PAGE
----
19. I appreciate your thesis, Fr. Curtis. well sated.

    However, I must take issue with a couple of the particular examples you provide of Lutheran piety. 1. that we are by nature, etc. and 2. portals of prayer.

    1. "That we are by nature" could only be part of a man's liturgical piety if he were exposed to orders of Confession that use it, beginning with The Morning Service Without Communion in The Lutheran Hymnal. If, however, a pastor never burdens his people with "non-communion Sundays" and only uses the liturgy of the Common Service tradition, then the Lutheran piety of that place would not include tyhis phrase, if I am not mistaken. (though I could be missing something.)

    2. Portals of Prayer? Why must you hurt me like this?

  20. Bethany,

    Thanks for sharing that. It does say something profound, indeed!

    Deacon Gaba,

    ". . . that we are by nature . . ." comes from LSB, Settings One and Two (first introduced in LW) - "Most merciful God, we confess that we are by nature sinful and unclean . . ."

    My Lutheran piety recognized it right away. :)

  21. While the phrase in question is in LSB and LW, it is less accurate to say it is "from" these books. As I say, it goes at least as far back as TLH's Morning Service without Communion. My point is not to condemn the phrase per se, but to point out that it is not part of the Common Service tradition, of which there are indeed still some Lutherans. The makers of LSB tampered with, but did preserve this tradition in "setting" III.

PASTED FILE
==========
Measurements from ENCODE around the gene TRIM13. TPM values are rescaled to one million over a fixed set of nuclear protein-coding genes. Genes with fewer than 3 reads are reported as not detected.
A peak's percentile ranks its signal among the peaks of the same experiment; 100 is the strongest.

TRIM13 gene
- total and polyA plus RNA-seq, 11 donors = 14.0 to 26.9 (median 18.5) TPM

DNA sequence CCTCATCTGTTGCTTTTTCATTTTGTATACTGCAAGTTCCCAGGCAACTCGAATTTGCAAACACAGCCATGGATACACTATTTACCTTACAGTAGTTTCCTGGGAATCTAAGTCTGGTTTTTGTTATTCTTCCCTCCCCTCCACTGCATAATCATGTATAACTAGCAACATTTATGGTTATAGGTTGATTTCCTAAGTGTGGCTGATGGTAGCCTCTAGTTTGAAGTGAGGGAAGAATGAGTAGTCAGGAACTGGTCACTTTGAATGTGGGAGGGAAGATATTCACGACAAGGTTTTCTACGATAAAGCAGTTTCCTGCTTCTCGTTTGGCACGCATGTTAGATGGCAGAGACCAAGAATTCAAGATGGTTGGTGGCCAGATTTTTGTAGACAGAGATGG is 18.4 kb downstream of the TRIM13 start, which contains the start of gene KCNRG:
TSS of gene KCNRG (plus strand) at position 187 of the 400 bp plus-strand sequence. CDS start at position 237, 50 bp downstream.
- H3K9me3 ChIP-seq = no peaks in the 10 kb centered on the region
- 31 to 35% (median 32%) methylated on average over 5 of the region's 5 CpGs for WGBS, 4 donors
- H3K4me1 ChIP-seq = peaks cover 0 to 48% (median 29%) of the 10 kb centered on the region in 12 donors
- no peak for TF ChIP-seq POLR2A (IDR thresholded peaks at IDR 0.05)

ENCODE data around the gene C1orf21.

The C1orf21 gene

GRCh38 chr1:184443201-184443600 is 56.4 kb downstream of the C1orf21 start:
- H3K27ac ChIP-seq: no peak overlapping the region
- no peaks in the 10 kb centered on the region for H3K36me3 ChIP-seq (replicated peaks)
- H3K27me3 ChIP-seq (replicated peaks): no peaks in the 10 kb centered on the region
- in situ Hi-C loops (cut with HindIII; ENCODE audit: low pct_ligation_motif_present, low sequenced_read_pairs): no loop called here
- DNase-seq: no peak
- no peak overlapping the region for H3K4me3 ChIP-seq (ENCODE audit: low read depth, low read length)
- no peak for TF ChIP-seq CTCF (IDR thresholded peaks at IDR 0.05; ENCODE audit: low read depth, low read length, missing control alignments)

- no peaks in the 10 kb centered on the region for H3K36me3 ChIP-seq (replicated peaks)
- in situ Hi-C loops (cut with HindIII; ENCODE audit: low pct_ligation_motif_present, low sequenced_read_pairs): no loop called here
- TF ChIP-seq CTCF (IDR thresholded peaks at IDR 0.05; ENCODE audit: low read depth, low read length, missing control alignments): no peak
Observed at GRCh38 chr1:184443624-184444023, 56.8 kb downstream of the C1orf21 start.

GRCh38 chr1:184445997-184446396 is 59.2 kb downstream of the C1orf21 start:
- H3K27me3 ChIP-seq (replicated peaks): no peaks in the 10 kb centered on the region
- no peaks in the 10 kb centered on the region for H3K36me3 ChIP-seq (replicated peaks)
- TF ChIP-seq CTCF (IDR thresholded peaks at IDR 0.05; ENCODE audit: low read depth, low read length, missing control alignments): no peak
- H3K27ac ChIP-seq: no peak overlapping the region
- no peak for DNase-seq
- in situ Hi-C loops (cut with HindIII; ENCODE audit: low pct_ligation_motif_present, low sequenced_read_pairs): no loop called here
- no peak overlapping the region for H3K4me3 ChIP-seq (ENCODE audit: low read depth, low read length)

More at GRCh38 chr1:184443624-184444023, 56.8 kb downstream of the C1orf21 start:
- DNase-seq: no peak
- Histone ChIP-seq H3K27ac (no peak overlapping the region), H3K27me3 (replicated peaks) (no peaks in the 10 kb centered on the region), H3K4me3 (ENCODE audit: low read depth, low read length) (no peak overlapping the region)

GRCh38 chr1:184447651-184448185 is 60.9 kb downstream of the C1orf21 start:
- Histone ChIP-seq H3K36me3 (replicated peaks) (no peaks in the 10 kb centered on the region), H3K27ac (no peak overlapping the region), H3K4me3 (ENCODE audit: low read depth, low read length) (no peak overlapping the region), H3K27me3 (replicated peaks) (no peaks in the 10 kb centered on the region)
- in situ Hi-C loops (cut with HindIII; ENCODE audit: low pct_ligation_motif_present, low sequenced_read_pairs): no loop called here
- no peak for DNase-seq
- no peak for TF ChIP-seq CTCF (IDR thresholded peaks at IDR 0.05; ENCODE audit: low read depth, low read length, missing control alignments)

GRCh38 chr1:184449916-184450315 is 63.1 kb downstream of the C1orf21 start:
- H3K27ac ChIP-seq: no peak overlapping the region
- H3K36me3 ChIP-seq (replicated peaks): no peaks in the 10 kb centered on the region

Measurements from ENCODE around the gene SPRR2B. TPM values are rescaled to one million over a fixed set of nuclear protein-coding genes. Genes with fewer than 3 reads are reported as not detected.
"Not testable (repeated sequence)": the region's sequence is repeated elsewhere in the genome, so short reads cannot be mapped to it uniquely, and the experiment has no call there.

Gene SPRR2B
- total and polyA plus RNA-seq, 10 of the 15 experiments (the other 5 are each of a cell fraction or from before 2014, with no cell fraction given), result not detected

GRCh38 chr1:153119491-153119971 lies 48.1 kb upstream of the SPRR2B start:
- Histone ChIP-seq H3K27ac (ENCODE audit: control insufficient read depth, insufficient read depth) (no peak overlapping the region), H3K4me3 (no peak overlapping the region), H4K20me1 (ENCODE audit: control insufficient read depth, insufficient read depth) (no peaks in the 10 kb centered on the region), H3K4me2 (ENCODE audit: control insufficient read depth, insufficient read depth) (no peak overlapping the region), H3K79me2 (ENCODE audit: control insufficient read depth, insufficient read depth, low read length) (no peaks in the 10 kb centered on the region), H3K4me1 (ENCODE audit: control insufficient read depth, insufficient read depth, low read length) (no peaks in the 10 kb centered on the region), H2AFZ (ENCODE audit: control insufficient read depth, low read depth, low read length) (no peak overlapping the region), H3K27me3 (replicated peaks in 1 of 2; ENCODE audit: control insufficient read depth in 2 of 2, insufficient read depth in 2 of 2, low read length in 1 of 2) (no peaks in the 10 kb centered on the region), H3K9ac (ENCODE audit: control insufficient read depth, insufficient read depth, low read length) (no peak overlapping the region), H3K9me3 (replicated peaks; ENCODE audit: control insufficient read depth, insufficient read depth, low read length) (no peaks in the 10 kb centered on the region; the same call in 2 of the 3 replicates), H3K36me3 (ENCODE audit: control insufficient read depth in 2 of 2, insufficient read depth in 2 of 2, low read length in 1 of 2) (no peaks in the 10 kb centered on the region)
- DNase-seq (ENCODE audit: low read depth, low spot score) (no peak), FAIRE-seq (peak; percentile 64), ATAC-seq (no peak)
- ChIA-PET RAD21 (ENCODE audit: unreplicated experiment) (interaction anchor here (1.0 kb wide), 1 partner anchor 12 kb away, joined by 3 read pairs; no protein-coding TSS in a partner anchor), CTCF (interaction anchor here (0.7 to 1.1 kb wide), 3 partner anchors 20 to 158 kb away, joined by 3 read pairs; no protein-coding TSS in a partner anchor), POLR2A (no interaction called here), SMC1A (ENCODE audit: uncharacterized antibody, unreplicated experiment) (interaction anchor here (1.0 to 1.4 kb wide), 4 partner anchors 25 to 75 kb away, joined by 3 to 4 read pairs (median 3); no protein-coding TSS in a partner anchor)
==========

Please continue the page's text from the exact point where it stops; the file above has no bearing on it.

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  23. Dcn. Gaba:

    While the phrase is from TLH's Morning Service, it actually is found in the text of the Common Service from 1888. Very similar wording is also found in Loehe's Liturgy for the North American congregations.

    Fortunately or unfortunately, what the TLH placed in its Morning Service without Communion (p. 5) is the Common Service text, but the confession in the Order of Holy Communion is not from the Common Service text. So in a strange twist in the matter of the confessional formula, the LSB is in line with the Common Service Tradition, while the TLH p. 15 service is not.

    (For reference, the confessional formula is found on p. 2 of "The Common Service with Music" from 1888.)